Colle Bereto — A fine-dining midday option for busy Florentines, Colle Bereto manages to strike a balance between heavy Tuscan flavours and a light, quick lunch. But the real stunner to write home about from the Duomo-side cafe is the olive oil they grow and produce themselves. Which, on the advice of Ghisellini, also makes an excellent souvenir: “you won’t leave without it!” — Piazza degli Strozzi 5/r
Cibreo – “The real Florence experience” Ghisellini stresses, “is a dinner at Cibreo.” Founded in 1979, the Florentine mainstay offers refined takes on classic Tuscan dishes in an informally chic setting. — Via del Verrocchio, 8r
Il Pizzaiuolo — You can’t book but try snagging a table for some of Florence’s best pizza — Via dei Macci, 113
Vivoli – Florence is famously the birthplace of gelato, so of course you’re going to have to get yourself a creamy cone when you’re within the city walls. And, though the competition may be fierce, Ghisellini is firmly on team Vivoli, right next to Piazza Santa Croce.
Via dell’Isola delle Stinche, 7/r
The Best Gifts: Ghisellini recommends that everyone visiting Florence bring back one bottle of Convivium pure extra virgin olive oil and one bottle of body cologne from the Farmacia di Santa Maria Novella.
Officina Profumo Farmaceutica di Santa Maria Novella — Via della Scala, 16
A Bit of Bling: “All the jewellers on the Ponte Vecchio offer an infinite array of choice,” Ghisellini says of the one-of-a-kind bridge spanning the Arno made up of tiny stalls selling gorgeous jewels. — Ponte Vecchio
“Otherwise, Lo Spillo, a small independent jewellery shop in Borgo San Jacopo.” — Borgo S. Jacopo
The Best Antiques: In a city bursting with Renaissance-era art and architecture, you’ll be forgiven for wanting to leave with a little piece of history of your own. If you’re keen on bringing home gorgeous Florentine antiques, the best of all is Flair, on Lungarno Corsini, Ghisellini tells us: “it’s impossible to leave without something catching your eye.” — Lungarno Corsini, 24r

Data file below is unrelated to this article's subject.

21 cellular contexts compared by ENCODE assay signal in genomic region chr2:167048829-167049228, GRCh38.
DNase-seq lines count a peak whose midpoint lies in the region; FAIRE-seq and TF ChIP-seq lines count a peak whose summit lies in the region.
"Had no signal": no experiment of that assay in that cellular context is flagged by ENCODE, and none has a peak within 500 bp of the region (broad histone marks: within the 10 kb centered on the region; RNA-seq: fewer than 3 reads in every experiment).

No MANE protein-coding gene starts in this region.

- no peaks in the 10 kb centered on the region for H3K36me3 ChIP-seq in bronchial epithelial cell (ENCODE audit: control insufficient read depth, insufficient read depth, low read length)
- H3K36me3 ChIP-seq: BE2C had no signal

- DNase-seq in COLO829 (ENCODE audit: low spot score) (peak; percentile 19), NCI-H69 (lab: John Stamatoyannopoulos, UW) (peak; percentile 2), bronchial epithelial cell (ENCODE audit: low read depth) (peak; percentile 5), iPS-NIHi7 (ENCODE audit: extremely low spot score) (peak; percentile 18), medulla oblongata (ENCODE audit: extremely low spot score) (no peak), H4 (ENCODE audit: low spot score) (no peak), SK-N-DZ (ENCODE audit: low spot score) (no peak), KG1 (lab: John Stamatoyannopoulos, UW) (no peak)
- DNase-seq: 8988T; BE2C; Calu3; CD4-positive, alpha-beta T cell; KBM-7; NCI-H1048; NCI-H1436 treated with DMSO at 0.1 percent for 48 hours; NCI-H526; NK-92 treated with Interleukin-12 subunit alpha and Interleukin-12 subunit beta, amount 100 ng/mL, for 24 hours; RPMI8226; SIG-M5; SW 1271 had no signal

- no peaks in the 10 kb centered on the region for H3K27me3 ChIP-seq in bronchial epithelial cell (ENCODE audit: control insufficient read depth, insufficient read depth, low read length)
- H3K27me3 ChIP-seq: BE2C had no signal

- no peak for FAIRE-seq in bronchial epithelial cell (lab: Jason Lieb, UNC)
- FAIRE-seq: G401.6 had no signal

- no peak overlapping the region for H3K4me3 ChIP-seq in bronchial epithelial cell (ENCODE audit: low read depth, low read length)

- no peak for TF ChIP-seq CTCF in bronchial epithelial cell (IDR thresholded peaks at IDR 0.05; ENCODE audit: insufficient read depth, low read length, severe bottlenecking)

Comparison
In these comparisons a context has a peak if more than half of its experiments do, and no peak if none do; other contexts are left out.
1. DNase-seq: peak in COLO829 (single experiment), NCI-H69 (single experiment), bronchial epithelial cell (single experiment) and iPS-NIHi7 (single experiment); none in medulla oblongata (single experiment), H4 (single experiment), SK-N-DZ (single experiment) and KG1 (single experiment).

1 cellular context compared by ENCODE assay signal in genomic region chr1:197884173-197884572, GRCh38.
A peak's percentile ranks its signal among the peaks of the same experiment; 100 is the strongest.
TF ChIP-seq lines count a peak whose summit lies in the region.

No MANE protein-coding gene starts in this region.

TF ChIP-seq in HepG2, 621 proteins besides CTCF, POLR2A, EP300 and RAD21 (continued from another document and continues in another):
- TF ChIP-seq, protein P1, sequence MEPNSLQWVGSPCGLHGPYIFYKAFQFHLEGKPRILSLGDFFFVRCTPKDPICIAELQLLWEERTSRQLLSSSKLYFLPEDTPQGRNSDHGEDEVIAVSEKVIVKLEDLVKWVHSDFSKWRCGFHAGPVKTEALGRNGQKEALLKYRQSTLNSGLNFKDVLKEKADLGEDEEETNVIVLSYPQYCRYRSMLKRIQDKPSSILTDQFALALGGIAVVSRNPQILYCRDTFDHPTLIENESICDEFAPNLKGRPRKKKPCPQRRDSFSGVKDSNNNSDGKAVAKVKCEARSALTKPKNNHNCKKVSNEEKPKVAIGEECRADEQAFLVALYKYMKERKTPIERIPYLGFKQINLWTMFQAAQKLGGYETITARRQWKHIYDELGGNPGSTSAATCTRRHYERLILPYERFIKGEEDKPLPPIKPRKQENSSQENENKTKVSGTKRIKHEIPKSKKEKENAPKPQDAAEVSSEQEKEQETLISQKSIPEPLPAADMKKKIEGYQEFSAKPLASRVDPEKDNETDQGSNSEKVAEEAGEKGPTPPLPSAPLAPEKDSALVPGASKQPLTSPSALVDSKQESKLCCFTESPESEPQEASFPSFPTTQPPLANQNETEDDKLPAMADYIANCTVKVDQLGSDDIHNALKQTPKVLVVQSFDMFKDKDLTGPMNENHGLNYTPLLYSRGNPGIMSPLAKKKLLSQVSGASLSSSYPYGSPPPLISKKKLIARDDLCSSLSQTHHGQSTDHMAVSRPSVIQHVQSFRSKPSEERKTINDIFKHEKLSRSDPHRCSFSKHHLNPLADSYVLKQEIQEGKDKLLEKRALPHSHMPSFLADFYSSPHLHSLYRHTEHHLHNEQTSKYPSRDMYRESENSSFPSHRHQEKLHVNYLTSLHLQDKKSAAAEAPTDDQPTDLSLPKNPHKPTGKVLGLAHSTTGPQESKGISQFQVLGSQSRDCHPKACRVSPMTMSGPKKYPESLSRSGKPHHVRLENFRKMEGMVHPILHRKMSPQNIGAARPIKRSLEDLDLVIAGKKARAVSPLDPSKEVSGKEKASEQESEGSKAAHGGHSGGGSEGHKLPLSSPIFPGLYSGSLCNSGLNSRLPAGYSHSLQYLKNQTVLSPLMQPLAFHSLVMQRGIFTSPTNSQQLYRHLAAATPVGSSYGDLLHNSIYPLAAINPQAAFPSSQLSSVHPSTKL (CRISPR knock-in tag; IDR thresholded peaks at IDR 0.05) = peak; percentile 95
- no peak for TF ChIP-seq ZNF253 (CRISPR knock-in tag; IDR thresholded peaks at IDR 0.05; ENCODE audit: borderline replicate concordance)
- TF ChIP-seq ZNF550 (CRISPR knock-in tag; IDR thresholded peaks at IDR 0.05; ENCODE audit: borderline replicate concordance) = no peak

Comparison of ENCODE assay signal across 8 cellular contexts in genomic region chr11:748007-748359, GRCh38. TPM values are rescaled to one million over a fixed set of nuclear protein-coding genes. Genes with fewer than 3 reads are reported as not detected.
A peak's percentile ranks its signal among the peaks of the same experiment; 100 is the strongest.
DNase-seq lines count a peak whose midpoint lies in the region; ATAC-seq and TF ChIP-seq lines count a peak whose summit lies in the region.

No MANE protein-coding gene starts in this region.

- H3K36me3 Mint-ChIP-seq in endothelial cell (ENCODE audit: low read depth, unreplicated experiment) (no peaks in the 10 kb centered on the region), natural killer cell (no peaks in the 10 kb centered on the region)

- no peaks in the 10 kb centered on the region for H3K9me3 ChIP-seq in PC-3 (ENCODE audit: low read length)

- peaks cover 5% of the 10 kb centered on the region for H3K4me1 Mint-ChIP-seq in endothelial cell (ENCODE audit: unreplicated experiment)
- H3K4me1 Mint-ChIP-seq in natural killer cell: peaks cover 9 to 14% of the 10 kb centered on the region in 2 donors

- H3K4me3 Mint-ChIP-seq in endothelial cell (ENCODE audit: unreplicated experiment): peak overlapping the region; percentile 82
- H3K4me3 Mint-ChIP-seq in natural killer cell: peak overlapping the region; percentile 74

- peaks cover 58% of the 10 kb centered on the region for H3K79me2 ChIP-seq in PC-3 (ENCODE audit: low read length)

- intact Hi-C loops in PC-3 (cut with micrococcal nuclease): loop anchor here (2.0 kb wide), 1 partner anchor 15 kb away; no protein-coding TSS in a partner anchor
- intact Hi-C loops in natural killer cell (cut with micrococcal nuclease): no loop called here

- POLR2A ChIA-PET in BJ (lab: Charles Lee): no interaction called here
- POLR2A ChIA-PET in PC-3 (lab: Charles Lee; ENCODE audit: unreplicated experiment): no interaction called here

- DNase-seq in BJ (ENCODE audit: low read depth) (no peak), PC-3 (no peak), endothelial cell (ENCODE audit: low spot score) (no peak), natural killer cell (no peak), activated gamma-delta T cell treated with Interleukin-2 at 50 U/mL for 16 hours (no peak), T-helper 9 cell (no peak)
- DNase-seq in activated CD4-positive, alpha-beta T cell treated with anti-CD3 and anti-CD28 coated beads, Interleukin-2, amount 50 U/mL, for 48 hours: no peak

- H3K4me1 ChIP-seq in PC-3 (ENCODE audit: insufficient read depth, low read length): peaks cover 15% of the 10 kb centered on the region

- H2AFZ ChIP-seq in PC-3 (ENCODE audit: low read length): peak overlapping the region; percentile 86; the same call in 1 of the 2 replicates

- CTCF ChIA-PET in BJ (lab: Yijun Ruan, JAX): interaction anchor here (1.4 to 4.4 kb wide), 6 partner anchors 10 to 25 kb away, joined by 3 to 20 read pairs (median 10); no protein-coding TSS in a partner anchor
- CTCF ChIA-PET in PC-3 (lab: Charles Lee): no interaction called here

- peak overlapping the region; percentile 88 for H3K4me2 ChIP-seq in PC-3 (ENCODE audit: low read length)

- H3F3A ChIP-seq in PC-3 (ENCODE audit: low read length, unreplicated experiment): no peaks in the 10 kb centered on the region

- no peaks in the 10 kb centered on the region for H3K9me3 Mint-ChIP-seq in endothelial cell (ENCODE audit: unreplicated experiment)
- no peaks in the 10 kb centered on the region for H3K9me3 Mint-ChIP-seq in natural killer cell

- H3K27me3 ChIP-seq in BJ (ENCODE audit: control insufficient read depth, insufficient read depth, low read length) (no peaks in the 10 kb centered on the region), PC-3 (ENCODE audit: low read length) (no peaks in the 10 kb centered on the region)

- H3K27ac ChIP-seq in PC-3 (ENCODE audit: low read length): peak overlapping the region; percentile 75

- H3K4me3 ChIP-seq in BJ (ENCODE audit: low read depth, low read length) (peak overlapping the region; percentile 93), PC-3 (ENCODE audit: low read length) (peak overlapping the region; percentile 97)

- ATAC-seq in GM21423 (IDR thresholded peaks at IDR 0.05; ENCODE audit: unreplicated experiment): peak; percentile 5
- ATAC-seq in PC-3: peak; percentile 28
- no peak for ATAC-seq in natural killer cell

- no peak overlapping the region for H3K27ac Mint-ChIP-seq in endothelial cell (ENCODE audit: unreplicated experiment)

The Most Fragrant Flowers: I Fiori della Signoria — “Signora Maurizia will make up a wonderful bouquet for you!” — Piazza della Signoria
Socks and Underwear: “Delcor, in Via della Spada.” The Florence mainstay has been operating since the 60s. — Via della Spada, 14R
Hotel Lungarno — “I like places that aren’t too crowded.” Ghisellini says of her choice of hotels — there has to be somewhere to hide from the tourists, right? “In Florence, the Hotel Lungarno is my favourite option.” Calming rooms, a luxurious spa and a lounge decorated with Picasso paintings? Sign us up. — Borgo San Jacopo
Four Seasons in the Giardino della Gherardesca — Set in one of the largest green spaces in Florence — a renaissance garden populated by heavily scented fruit trees — Ghisellini often spends her Sundays here: “a relaxing massage in the spa is my favourite way to end the week.” — Borgo Pinti 99
“I have two beautiful Whippet greyhounds called Pelé and Ribellino,” Ghisellini tells us of her gorgeous pups, “I take them to the Cascine park, where dogs can run free and make friends” — Piazzale delle Cascine
“Near Florence a trip around Chianti in Vespa is absolutely fabulous in spring! And then a stop at the Enoteca Falorni for lunch is a must for a tasting of wines and Tuscan specialities. In Summertime, Forte dei Marmi is good for a seaside escapade. Try the amazing spaghetti with Arselle — a typical type of clam found only there.”
– Laura Todd